TO THE OWNER OF A HAMMER, EVERYTHING LOOKS LIKE A NAIL. To President Bush, it's always the right time for a tax cut. The most recent group suffering from excess taxes are the American corporations:
President Bush said yesterday that he is considering a fresh plan to cut tax rates for U.S. corporations to make them more competitive around the world, an initiative that could further inflame a battle with the Democratic Congress over spending and taxes and help define the remainder of his tenure.
Advisers presented Bush with a series of ideas to restructure corporate taxes, possibly eliminating narrowly targeted breaks to pay for a broader, across-the-board rate cut. In an interview with a small group of journalists afterward, Bush said he was "inclined" to send a corporate tax package to Congress, although he expressed uncertainty about its political viability.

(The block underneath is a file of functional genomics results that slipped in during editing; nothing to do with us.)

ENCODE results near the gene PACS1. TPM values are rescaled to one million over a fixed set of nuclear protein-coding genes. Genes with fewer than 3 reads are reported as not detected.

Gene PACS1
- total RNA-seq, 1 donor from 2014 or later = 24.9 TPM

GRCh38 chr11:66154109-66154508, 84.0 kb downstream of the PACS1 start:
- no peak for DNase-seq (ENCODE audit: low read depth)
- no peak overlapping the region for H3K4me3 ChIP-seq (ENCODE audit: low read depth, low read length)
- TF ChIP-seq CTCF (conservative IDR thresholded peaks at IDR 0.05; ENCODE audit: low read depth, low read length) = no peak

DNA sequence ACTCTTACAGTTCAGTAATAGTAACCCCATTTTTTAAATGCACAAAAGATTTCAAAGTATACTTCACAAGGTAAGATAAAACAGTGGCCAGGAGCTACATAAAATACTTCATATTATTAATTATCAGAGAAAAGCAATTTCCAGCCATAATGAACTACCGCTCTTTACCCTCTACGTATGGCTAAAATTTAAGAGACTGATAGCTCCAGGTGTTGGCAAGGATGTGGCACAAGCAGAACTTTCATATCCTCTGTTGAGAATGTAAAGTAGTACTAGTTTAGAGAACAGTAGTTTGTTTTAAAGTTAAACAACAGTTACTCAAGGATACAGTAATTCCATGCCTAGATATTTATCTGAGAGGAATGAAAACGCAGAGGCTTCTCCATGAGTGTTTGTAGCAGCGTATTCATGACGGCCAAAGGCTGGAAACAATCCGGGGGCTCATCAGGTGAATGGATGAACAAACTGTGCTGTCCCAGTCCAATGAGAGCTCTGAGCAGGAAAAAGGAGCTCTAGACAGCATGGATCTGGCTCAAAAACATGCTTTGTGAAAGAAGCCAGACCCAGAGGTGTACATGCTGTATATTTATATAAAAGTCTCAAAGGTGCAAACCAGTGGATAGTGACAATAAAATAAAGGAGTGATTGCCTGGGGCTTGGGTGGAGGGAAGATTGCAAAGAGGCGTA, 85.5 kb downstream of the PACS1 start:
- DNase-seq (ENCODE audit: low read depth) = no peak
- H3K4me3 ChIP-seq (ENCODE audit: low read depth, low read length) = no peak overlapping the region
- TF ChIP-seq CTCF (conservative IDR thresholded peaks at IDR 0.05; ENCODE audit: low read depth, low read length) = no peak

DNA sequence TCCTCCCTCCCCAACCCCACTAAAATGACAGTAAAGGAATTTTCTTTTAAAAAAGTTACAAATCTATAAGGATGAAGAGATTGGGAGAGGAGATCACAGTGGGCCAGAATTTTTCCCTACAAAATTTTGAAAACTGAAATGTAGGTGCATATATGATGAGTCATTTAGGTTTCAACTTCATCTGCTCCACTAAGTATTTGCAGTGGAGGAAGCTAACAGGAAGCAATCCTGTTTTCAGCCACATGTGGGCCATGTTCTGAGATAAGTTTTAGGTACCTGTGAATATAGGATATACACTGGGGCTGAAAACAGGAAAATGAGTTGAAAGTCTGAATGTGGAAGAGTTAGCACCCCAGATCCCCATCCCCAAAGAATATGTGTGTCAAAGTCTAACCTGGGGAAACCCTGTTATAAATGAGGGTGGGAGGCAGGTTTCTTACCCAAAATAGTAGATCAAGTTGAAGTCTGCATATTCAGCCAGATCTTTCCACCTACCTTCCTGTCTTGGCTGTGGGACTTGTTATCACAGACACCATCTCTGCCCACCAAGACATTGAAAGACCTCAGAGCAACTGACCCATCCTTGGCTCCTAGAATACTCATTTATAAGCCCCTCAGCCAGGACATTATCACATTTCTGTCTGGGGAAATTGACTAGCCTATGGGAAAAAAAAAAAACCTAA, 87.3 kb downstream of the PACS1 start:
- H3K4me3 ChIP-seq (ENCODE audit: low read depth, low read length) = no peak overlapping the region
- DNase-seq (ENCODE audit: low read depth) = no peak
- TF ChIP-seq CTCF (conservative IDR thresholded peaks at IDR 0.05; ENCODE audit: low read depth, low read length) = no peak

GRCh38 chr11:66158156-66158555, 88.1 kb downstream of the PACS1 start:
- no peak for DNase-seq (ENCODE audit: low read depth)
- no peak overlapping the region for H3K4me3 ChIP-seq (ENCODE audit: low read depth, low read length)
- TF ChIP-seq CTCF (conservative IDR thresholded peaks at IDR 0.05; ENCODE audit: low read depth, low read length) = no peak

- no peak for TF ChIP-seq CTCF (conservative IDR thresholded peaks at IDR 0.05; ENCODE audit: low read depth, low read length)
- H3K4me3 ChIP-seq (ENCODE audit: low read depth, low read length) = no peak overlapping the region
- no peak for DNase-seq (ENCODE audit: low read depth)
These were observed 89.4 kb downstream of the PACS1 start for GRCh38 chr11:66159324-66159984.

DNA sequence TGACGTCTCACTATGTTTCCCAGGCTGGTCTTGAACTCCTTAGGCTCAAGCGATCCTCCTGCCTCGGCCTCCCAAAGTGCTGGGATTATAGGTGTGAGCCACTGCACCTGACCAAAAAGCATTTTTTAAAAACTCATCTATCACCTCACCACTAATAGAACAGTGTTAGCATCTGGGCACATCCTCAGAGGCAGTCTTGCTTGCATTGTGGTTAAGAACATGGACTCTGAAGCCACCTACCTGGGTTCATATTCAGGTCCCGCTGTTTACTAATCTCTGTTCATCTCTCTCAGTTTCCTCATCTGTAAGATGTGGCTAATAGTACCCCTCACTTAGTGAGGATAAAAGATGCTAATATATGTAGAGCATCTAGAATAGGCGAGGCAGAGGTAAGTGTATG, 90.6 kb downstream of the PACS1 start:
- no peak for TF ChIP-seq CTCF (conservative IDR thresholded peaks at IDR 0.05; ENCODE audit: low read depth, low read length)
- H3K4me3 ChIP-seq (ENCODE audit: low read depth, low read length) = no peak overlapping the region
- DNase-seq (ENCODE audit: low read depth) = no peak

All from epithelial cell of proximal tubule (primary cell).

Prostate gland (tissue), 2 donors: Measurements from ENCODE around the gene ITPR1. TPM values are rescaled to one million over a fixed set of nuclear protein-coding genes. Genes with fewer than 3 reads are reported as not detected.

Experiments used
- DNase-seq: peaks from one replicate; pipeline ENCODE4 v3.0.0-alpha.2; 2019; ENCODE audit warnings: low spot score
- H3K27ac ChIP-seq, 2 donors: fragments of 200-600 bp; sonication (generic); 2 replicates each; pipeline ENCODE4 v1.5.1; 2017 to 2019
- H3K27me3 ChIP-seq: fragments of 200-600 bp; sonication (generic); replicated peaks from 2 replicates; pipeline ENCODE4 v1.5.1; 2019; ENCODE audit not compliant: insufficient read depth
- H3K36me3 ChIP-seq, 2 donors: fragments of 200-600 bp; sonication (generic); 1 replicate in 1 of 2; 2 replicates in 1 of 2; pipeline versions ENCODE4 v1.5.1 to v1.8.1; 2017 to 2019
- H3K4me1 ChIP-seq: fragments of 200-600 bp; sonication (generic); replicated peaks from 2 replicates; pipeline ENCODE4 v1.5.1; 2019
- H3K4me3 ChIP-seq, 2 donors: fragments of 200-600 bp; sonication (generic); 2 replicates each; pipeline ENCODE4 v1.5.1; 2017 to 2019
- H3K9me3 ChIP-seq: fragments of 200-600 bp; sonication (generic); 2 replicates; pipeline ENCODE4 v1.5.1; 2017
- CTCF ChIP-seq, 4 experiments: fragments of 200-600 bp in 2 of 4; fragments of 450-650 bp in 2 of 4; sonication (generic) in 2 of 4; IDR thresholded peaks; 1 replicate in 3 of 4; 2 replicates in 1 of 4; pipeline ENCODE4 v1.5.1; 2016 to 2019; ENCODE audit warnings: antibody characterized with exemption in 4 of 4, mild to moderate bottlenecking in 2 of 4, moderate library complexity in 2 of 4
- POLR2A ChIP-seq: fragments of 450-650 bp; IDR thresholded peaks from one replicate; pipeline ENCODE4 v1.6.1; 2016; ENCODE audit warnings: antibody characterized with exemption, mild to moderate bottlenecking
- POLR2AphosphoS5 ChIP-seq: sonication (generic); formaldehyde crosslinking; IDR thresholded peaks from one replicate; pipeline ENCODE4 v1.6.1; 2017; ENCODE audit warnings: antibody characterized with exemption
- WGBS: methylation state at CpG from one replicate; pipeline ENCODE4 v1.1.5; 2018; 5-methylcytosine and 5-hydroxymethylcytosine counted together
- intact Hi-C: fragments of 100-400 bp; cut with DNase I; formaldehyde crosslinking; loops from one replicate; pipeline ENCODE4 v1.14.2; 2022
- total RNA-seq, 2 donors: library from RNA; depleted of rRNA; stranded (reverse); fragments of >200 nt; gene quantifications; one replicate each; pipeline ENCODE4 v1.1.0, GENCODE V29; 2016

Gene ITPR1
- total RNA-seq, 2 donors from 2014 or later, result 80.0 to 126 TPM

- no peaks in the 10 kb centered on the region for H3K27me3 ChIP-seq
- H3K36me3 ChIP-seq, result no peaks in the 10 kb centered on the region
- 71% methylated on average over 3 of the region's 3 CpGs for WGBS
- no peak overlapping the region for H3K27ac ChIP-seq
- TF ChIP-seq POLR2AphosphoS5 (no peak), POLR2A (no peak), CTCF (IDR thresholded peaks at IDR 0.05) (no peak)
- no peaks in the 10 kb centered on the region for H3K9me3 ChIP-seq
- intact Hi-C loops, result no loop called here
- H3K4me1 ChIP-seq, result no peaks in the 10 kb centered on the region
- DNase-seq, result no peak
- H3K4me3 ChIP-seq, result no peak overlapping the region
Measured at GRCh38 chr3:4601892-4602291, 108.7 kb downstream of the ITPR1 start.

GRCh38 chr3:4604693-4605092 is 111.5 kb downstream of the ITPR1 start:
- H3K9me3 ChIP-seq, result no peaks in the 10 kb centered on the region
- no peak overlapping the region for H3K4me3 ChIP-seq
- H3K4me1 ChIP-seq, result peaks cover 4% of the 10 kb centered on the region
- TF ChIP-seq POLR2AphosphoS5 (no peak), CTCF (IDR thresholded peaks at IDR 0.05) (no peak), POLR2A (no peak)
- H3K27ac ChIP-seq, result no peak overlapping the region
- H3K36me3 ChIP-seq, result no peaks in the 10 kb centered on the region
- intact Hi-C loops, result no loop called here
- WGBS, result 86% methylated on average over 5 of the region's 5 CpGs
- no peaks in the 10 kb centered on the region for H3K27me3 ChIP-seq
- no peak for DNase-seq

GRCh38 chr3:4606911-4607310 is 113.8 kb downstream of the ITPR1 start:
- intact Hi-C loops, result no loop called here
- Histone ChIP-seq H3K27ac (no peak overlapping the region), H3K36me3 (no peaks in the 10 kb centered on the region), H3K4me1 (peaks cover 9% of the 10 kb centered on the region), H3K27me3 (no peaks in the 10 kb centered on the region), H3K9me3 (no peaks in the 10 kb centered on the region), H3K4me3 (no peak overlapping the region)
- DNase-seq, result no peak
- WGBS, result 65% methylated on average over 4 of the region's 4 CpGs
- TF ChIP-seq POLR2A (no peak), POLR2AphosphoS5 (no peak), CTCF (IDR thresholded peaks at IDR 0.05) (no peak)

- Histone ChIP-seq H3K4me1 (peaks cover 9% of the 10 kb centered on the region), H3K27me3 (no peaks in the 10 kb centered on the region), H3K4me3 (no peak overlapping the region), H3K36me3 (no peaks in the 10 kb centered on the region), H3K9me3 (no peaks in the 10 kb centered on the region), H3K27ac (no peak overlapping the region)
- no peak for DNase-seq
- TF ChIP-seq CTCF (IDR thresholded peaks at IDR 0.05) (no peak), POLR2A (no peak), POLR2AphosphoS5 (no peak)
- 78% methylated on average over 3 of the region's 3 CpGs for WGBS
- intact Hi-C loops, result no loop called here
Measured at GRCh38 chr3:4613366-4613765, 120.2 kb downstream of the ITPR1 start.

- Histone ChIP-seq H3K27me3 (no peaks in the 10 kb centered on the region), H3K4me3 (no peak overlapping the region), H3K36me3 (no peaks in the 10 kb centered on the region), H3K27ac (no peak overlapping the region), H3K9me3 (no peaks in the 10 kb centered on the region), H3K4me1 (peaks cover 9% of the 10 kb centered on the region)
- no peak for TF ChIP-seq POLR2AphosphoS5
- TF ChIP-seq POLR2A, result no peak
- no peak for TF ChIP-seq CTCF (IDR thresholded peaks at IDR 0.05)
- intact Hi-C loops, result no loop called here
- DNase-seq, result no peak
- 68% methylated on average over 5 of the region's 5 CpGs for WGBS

A bridge collapses in Minnesota, and newspapers are full of stories about the aging American infrastructure. The Iraq occupation costs American taxpayers billions and billions of dollars. Corporations have already done well out of the tax policies of this administration, and as Will Bunch notes, it's highly unlikely that Bush's approval ratings are so low because he hasn't lowered corporate taxes sufficiently.
No matter. It's always the right time for cut taxes, as far as this administration is concerned.